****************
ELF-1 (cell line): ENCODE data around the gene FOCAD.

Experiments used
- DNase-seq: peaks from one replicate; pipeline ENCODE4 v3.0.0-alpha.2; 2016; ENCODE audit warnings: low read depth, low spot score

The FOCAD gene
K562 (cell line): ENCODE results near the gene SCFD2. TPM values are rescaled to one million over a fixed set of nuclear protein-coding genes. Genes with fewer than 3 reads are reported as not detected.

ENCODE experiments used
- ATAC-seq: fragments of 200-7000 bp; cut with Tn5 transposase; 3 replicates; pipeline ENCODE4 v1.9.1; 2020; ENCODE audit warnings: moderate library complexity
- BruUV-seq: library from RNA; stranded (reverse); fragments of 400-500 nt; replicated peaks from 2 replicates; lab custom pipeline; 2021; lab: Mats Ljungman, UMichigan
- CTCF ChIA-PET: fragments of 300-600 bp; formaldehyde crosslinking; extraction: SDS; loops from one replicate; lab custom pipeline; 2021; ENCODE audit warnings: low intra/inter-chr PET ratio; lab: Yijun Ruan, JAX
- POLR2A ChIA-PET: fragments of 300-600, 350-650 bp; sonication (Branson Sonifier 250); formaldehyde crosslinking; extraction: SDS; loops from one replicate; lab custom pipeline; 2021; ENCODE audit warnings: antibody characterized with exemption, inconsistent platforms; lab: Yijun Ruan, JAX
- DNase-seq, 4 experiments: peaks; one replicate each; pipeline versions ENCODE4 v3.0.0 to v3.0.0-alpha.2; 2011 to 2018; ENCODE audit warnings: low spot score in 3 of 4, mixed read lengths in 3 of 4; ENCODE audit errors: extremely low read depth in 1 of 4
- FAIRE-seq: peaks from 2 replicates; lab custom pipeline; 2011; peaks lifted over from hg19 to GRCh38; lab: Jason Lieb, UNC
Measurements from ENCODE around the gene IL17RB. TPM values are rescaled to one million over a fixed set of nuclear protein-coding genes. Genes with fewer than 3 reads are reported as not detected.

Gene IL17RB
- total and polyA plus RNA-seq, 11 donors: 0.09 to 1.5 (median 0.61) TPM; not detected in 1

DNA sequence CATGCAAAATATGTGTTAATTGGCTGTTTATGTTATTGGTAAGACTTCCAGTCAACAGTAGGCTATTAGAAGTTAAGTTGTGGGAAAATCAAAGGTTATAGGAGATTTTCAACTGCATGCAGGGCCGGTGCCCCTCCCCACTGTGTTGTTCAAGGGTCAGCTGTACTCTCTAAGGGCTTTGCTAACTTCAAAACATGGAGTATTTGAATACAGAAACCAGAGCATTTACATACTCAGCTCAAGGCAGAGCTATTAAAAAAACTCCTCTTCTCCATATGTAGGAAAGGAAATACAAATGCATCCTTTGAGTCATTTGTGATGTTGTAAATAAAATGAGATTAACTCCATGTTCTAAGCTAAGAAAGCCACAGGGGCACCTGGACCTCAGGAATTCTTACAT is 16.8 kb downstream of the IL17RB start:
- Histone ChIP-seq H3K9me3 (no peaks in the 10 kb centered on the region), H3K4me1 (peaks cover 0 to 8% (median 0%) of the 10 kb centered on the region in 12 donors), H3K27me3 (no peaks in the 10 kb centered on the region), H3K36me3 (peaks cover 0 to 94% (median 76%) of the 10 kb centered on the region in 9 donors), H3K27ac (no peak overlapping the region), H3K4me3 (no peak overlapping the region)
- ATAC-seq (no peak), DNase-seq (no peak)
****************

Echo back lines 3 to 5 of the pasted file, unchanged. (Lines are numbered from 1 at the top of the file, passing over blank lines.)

- DNase-seq: peaks from one replicate; pipeline ENCODE4 v3.0.0-alpha.2; 2016; ENCODE audit warnings: low read depth, low spot score

The FOCAD gene
K562 (cell line): ENCODE results near the gene SCFD2. TPM values are rescaled to one million over a fixed set of nuclear protein-coding genes. Genes with fewer than 3 reads are reported as not detected.